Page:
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Help regarding leasehold house

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Had an offer accepted on a house but just found out from the land registry website, the house is stated as leasehold.

 

The brochure and the estate agents never mentioned the tenure so just presumed it was freehold but am I right in thinking that leasehold is fine as long as there is enough years on it?, and if selling it on I could always purchase the freehold?

 

It doesn't state how long is left on the lease. is there an easy way for me to find out how long is left on the lease?

 

Any advice from those in the know would be helpful.

Edited by voovon

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Your solicitor should find out how long is left on the lease and your mortgage company will not give the mortgage unless there is a certain length of time left. (I think there was only about 30yrs left on the one we bought) Yes you can purchase the leasehold but you can also extend it. If there is only a short lease left the current occupier should either buy/extend otherwise I believe the mortgage company will not release the money. Most of the houses on my road have only got short leases and the sales always either take a long time to go through or the sale falls through. We purchased ours about 5yrs ago and it cost £3,000 but our neighbour extended her and that cost £1,800.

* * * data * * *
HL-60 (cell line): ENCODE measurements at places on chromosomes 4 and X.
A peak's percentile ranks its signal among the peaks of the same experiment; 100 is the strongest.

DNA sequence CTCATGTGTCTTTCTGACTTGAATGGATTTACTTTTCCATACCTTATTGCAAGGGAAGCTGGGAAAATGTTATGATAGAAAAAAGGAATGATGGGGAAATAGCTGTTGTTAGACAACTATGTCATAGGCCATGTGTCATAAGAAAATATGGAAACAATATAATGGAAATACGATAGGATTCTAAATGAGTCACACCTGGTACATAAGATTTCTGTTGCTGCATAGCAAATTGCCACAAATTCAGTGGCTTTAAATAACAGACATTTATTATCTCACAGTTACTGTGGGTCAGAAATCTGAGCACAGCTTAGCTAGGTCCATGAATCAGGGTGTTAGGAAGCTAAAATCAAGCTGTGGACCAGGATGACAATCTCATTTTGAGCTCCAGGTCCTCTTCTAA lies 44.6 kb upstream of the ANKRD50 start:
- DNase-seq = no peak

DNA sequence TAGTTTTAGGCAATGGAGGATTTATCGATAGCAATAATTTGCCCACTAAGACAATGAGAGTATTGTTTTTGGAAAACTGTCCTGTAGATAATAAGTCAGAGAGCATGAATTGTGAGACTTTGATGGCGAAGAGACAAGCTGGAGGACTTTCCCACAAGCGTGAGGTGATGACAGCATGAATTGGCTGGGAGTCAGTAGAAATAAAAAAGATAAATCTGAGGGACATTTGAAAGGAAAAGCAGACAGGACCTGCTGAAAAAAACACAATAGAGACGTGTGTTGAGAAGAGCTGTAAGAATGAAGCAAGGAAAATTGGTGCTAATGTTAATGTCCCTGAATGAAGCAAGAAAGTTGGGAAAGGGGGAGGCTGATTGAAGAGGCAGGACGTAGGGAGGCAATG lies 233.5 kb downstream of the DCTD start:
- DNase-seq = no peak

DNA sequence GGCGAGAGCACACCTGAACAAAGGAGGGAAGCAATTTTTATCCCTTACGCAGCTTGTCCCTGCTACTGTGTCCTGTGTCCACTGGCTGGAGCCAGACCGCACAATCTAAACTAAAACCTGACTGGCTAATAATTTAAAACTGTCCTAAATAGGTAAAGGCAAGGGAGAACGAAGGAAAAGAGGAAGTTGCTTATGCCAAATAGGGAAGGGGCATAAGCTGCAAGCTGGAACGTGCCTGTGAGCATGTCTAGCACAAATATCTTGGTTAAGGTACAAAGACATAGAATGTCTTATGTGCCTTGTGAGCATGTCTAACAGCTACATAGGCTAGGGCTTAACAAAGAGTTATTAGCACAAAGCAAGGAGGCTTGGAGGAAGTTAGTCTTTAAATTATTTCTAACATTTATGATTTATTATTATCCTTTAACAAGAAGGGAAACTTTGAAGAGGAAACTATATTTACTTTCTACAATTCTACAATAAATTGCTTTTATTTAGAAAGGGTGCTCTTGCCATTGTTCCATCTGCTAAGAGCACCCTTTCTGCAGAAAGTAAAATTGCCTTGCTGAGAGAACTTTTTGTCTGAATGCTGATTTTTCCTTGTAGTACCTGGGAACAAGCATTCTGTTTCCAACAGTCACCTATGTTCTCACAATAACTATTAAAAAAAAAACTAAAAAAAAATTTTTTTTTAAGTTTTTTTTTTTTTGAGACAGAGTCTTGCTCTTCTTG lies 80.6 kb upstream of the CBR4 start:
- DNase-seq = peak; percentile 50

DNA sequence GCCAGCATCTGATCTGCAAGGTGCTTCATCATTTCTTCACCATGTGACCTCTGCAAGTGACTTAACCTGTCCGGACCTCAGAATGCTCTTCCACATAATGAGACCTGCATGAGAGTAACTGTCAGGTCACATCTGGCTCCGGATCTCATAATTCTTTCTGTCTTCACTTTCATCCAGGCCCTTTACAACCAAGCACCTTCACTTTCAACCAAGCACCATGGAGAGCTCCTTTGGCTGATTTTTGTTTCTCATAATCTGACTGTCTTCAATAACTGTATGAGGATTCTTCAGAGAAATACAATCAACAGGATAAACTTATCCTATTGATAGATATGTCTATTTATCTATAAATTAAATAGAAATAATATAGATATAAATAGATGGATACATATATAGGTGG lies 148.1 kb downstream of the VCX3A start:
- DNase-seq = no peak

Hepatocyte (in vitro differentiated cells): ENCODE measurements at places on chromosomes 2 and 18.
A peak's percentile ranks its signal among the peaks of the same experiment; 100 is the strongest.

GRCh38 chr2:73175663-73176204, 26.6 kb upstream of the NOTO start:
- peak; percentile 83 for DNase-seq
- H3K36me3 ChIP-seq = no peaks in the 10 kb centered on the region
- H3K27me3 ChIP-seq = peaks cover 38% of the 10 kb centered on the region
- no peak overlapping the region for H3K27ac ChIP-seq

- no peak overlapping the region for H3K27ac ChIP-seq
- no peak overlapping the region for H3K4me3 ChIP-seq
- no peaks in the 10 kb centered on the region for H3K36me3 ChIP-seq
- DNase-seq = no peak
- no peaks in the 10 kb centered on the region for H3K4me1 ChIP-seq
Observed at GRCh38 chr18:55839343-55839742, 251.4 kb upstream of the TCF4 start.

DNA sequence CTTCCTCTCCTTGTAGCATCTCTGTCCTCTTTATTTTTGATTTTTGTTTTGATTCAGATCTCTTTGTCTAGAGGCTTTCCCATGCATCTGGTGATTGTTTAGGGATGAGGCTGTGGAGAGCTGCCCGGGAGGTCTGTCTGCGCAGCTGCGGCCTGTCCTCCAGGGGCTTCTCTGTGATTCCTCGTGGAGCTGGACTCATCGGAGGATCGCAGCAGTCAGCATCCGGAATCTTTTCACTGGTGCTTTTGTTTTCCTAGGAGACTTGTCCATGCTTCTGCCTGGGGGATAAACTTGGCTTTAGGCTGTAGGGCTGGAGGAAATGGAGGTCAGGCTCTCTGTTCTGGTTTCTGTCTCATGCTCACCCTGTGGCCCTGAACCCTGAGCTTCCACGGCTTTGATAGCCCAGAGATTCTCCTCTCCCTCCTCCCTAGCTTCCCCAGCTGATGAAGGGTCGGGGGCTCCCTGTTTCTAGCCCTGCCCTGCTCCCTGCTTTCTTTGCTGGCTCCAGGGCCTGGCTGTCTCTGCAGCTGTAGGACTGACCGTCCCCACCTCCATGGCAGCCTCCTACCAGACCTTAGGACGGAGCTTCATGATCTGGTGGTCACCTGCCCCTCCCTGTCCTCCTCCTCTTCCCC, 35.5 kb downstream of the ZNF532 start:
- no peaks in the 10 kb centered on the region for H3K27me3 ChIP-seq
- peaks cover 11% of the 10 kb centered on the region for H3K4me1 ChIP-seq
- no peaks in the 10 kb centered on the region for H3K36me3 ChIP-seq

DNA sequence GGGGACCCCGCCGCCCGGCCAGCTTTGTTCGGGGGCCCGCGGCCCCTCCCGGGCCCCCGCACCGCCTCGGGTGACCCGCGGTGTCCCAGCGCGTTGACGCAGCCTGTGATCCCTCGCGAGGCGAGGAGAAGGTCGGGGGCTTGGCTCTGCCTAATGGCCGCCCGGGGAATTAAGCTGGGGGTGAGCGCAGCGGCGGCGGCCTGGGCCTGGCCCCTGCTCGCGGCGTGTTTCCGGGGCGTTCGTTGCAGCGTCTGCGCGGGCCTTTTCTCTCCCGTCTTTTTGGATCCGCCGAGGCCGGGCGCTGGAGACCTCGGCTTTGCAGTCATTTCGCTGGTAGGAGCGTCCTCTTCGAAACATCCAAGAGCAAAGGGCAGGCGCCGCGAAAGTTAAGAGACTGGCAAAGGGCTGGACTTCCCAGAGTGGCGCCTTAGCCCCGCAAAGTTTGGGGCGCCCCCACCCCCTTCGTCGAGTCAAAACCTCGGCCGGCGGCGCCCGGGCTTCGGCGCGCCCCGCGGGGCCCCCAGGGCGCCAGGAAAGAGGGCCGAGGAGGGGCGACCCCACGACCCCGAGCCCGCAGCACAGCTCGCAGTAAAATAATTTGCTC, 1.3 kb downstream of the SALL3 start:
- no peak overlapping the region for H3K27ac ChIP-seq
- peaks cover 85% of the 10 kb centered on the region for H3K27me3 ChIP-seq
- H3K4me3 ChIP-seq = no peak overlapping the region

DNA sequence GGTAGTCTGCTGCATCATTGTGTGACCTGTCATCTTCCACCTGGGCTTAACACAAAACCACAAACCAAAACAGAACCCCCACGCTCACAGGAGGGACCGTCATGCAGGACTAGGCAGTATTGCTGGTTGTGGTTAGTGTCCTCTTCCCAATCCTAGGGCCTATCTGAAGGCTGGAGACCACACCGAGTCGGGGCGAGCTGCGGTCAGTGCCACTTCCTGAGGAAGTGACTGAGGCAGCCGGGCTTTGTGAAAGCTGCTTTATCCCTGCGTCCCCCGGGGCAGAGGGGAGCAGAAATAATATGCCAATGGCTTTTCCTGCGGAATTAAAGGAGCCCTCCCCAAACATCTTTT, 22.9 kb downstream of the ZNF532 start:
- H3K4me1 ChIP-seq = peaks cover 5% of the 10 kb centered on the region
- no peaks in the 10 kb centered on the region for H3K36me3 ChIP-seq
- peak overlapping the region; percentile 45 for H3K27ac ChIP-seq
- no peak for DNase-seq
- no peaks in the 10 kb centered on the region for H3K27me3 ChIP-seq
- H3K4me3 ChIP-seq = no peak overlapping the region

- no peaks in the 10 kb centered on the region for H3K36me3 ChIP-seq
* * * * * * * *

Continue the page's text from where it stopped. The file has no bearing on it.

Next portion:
Hope this helps

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Thanks for your reply Ducky1, you've been very helpful.

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dont think you can automatically buy the lease not everybody can, i know alot of houses where you cannot buy the lease, so does want looking into. Good Luck.

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Thanks Kidley for your kind reply.

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Had an offer accepted on a house but just found out from the land registry website, the house is stated as leasehold.

 

The brochure and the estate agents never mentioned the tenure so just presumed it was freehold but am I right in thinking that leasehold is fine as long as there is enough years on it?, and if selling it on I could always purchase the freehold?

 

It doesn't state how long is left on the lease. is there an easy way for me to find out how long is left on the lease?

 

Any advice from those in the know would be helpful.

 

But why is the house leasehold, it is usually flats that are leasehold.

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dont think you can automatically buy the lease not everybody can, i know alot of houses where you cannot buy the lease, so does want looking into.

1. As advised, first find out its unexpired length.

2. If it's >100yrs., there's no urgent need to 'enfranchise' [= buy the freehold reversion and any intermediate estates too].

3. Yes, a leaseholder does have a legal right to enfranchise BUT only once the leasehold's been owned for at least two years.